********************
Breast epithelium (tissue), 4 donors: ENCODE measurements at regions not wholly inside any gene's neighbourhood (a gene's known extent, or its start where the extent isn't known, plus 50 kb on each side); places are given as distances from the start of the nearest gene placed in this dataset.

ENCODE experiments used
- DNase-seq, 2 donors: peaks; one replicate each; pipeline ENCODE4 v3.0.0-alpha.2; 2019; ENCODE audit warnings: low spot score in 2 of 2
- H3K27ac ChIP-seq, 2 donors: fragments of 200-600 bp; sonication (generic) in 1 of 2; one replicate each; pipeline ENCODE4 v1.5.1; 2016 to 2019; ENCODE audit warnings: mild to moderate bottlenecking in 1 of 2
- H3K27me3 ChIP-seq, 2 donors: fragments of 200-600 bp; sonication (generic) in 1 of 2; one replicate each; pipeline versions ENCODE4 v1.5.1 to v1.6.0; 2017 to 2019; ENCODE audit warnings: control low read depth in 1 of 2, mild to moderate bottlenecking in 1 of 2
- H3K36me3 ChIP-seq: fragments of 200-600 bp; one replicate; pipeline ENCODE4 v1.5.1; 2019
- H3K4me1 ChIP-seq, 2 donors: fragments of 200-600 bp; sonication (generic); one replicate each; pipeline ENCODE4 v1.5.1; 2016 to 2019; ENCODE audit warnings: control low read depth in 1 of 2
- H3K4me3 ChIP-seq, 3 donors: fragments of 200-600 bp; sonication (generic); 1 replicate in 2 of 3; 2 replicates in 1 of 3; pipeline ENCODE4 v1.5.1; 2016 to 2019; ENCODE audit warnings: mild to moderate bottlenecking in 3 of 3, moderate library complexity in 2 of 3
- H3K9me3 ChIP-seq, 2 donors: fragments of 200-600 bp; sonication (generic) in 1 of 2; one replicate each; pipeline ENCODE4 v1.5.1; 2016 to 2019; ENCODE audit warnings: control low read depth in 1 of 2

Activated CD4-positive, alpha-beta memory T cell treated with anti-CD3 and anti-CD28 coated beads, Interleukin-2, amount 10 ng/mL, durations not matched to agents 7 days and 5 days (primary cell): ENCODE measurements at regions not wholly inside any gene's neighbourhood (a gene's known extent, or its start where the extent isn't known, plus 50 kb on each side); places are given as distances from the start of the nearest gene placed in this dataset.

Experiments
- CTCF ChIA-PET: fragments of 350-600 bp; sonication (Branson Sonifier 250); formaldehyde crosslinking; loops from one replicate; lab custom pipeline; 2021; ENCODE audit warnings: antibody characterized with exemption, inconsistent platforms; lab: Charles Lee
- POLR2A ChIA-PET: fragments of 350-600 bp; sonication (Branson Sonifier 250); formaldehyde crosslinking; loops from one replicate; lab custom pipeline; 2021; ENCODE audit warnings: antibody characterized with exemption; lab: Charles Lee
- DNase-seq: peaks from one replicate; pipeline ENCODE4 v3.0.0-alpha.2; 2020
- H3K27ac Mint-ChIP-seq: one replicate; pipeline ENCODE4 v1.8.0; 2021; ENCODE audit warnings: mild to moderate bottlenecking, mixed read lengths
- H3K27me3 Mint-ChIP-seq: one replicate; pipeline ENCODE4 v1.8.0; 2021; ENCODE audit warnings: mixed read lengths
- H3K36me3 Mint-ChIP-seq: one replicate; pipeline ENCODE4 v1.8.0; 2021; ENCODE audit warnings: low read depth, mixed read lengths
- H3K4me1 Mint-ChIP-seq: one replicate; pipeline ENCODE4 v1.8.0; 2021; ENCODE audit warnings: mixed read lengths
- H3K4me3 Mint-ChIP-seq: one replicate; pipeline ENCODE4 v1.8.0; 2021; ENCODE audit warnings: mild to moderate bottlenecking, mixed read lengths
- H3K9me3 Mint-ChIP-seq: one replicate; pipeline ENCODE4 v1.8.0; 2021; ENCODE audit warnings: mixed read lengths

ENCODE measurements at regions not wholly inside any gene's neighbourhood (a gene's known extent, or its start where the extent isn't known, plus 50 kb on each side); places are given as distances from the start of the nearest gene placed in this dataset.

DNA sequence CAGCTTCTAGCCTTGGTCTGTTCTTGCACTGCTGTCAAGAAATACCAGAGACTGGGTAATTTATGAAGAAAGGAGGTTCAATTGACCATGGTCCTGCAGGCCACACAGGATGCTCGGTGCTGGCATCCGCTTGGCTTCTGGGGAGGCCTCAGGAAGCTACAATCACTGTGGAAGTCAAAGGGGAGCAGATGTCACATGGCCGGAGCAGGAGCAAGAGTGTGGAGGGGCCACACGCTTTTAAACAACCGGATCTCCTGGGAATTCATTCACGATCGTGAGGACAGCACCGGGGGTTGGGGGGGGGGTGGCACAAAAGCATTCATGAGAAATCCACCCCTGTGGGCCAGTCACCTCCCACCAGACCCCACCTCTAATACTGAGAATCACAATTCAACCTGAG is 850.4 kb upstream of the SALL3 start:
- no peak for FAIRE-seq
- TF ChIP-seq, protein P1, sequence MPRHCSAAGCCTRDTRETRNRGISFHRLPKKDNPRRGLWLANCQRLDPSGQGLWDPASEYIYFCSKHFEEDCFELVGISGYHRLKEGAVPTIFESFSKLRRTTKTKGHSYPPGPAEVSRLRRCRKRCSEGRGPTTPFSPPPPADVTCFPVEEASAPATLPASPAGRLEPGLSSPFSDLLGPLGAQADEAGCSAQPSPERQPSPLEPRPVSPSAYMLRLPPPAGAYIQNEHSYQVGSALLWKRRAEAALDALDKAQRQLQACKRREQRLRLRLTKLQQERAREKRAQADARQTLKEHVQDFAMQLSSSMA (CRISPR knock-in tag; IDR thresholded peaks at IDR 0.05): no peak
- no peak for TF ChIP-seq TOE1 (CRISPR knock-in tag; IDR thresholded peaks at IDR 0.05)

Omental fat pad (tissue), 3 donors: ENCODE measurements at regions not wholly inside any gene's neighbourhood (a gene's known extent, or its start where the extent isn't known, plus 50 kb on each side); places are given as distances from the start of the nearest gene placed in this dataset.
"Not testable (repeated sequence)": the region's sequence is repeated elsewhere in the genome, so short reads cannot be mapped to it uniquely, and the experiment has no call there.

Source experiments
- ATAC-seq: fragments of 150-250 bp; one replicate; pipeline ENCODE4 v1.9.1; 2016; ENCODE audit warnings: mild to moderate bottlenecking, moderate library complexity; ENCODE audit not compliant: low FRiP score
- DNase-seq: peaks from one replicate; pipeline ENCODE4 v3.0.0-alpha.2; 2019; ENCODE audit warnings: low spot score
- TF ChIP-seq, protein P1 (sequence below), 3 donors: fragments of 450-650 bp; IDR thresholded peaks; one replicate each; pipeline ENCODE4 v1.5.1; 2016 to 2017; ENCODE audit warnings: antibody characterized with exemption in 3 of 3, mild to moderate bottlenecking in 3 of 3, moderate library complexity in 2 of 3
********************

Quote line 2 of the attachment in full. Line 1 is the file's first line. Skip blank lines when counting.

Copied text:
ENCODE experiments used